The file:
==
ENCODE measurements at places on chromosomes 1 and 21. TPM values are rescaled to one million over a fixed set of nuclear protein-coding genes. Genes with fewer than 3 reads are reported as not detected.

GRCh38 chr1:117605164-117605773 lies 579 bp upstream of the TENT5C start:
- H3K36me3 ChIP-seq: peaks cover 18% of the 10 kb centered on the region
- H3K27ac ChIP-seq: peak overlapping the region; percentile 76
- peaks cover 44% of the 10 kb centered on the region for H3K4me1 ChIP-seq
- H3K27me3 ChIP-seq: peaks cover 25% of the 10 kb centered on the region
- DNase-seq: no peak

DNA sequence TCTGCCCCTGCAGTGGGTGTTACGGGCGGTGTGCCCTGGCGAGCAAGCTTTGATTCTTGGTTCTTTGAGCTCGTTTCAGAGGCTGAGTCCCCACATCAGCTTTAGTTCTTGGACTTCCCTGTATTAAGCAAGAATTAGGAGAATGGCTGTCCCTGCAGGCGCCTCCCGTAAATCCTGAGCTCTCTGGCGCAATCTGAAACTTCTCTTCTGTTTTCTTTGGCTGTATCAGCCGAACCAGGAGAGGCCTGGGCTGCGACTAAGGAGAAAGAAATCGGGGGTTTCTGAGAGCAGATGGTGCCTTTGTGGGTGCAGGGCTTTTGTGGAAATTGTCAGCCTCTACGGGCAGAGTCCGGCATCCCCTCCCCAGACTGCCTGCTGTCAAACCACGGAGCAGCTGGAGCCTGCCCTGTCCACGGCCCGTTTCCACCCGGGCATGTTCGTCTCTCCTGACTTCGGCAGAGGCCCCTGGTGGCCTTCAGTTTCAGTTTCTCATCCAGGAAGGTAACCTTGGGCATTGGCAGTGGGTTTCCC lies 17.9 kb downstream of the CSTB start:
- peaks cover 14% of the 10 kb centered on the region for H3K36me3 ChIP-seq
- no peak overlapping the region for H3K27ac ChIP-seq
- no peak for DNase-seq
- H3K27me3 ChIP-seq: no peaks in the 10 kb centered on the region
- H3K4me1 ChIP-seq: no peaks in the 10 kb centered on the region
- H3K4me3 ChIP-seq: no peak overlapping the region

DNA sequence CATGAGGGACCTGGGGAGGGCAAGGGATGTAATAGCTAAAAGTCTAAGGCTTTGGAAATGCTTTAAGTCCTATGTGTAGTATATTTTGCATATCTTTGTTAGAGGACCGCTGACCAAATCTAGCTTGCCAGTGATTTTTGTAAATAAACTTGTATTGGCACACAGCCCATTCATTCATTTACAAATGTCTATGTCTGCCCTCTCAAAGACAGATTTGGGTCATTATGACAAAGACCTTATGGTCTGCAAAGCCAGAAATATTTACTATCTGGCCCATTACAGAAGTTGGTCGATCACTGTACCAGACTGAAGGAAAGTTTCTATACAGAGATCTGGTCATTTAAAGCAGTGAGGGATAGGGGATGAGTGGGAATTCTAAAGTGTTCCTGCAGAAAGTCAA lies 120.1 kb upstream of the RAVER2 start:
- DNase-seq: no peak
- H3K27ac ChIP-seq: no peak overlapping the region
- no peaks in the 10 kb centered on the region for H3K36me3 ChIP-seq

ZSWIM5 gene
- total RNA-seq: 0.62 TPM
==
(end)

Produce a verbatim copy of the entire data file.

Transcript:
ENCODE measurements at places on chromosomes 1 and 21. TPM values are rescaled to one million over a fixed set of nuclear protein-coding genes. Genes with fewer than 3 reads are reported as not detected.

GRCh38 chr1:117605164-117605773 lies 579 bp upstream of the TENT5C start:
- H3K36me3 ChIP-seq: peaks cover 18% of the 10 kb centered on the region
- H3K27ac ChIP-seq: peak overlapping the region; percentile 76
- peaks cover 44% of the 10 kb centered on the region for H3K4me1 ChIP-seq
- H3K27me3 ChIP-seq: peaks cover 25% of the 10 kb centered on the region
- DNase-seq: no peak

DNA sequence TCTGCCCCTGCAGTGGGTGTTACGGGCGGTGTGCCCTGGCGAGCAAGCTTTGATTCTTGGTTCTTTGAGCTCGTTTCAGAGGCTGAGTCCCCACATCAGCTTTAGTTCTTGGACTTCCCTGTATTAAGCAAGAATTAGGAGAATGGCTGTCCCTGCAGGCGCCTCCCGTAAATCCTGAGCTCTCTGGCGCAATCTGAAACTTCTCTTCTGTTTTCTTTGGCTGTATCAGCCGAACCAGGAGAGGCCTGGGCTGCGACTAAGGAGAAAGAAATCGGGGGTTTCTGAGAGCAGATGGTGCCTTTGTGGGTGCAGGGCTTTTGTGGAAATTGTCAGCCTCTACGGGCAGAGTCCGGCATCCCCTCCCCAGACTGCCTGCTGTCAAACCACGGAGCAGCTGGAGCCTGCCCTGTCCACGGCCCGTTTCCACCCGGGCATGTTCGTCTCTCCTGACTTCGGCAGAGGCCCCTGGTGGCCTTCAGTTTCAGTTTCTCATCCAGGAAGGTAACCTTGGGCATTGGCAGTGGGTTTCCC lies 17.9 kb downstream of the CSTB start:
- peaks cover 14% of the 10 kb centered on the region for H3K36me3 ChIP-seq
- no peak overlapping the region for H3K27ac ChIP-seq
- no peak for DNase-seq
- H3K27me3 ChIP-seq: no peaks in the 10 kb centered on the region
- H3K4me1 ChIP-seq: no peaks in the 10 kb centered on the region
- H3K4me3 ChIP-seq: no peak overlapping the region

DNA sequence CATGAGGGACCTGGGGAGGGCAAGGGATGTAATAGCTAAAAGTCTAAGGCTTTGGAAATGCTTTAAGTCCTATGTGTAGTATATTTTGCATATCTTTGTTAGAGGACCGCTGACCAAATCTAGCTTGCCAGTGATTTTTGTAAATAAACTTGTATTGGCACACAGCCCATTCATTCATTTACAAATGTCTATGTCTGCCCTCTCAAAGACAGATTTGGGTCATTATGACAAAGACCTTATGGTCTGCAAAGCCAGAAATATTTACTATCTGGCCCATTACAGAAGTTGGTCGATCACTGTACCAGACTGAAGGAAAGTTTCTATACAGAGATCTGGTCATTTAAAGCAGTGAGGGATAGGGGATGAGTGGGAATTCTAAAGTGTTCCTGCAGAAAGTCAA lies 120.1 kb upstream of the RAVER2 start:
- DNase-seq: no peak
- H3K27ac ChIP-seq: no peak overlapping the region
- no peaks in the 10 kb centered on the region for H3K36me3 ChIP-seq

ZSWIM5 gene
- total RNA-seq: 0.62 TPM